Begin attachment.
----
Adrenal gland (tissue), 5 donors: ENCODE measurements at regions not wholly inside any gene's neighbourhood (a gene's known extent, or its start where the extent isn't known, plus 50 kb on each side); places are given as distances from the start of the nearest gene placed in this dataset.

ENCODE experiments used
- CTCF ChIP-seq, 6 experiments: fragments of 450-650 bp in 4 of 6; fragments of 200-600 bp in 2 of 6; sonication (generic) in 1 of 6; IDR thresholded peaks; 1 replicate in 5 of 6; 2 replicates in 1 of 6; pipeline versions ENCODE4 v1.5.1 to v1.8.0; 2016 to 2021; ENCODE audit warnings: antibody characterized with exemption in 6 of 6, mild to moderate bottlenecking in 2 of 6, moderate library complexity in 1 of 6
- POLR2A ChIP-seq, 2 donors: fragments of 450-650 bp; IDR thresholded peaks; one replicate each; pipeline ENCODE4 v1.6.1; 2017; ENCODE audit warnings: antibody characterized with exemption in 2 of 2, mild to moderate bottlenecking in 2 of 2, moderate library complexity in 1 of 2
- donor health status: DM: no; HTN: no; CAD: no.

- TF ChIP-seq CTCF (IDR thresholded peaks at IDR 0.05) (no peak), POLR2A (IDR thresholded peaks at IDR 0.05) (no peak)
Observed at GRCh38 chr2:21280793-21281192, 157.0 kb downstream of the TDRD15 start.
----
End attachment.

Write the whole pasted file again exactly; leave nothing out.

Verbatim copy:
Adrenal gland (tissue), 5 donors: ENCODE measurements at regions not wholly inside any gene's neighbourhood (a gene's known extent, or its start where the extent isn't known, plus 50 kb on each side); places are given as distances from the start of the nearest gene placed in this dataset.

ENCODE experiments used
- CTCF ChIP-seq, 6 experiments: fragments of 450-650 bp in 4 of 6; fragments of 200-600 bp in 2 of 6; sonication (generic) in 1 of 6; IDR thresholded peaks; 1 replicate in 5 of 6; 2 replicates in 1 of 6; pipeline versions ENCODE4 v1.5.1 to v1.8.0; 2016 to 2021; ENCODE audit warnings: antibody characterized with exemption in 6 of 6, mild to moderate bottlenecking in 2 of 6, moderate library complexity in 1 of 6
- POLR2A ChIP-seq, 2 donors: fragments of 450-650 bp; IDR thresholded peaks; one replicate each; pipeline ENCODE4 v1.6.1; 2017; ENCODE audit warnings: antibody characterized with exemption in 2 of 2, mild to moderate bottlenecking in 2 of 2, moderate library complexity in 1 of 2
- donor health status: DM: no; HTN: no; CAD: no.

- TF ChIP-seq CTCF (IDR thresholded peaks at IDR 0.05) (no peak), POLR2A (IDR thresholded peaks at IDR 0.05) (no peak)
Observed at GRCh38 chr2:21280793-21281192, 157.0 kb downstream of the TDRD15 start.